The proposal to deduct up to £25 per week from benefits to pay off fines is a political gesture designed to look tough and play well in the right-wing press, but it doesn't make all that much sense at court level.
Jobseekers' Allowance (by far the most usual source of income for those who appear before us) is at the rate of £53.45 per week for under 25 year-olds, and £67.50 for those over that age. 16 to 24 is the peak age for offending, we are told, so if this proposal is implemented younger offenders will be expected to live on £28.45 a week - just over four pounds a day.
The reason why standard Deduction From Benefit Orders are set at a fiver is not misguided leniency, but the fact that when benefit rates were calculated the Civil Service worked out the basic necessities of life and added on a munificent £5 for little luxuries - that is what is deducted.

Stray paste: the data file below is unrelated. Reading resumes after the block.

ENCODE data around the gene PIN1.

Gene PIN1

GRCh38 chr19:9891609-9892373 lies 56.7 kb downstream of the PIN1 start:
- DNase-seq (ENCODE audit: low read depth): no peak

Another enforcement tool for those in work is an Attachment of Earnings Order, but the rules for that provide a Protected Earnings Rate below which income must not fall; no such caveat is proposed here.
It is mandatory to fill in a Means Form, but there are no resources to check these, and most are works of pure fiction. Someone on benefit, or unwaged such as a student, is deemed to have an RWI (Relevant Weekly Income) of £100, and that's what most defendants turn out to have. So if someone is fined on Band C (1.5 x RWI) the fine will be £150, dropping to £100 for a guilty plea. For Band A (low-level offences) it is 50% of RWI, so that's £35 for a plea.
Won't take long to knock that off at £25 a week will it, even after costs and the pesky Surcharge?
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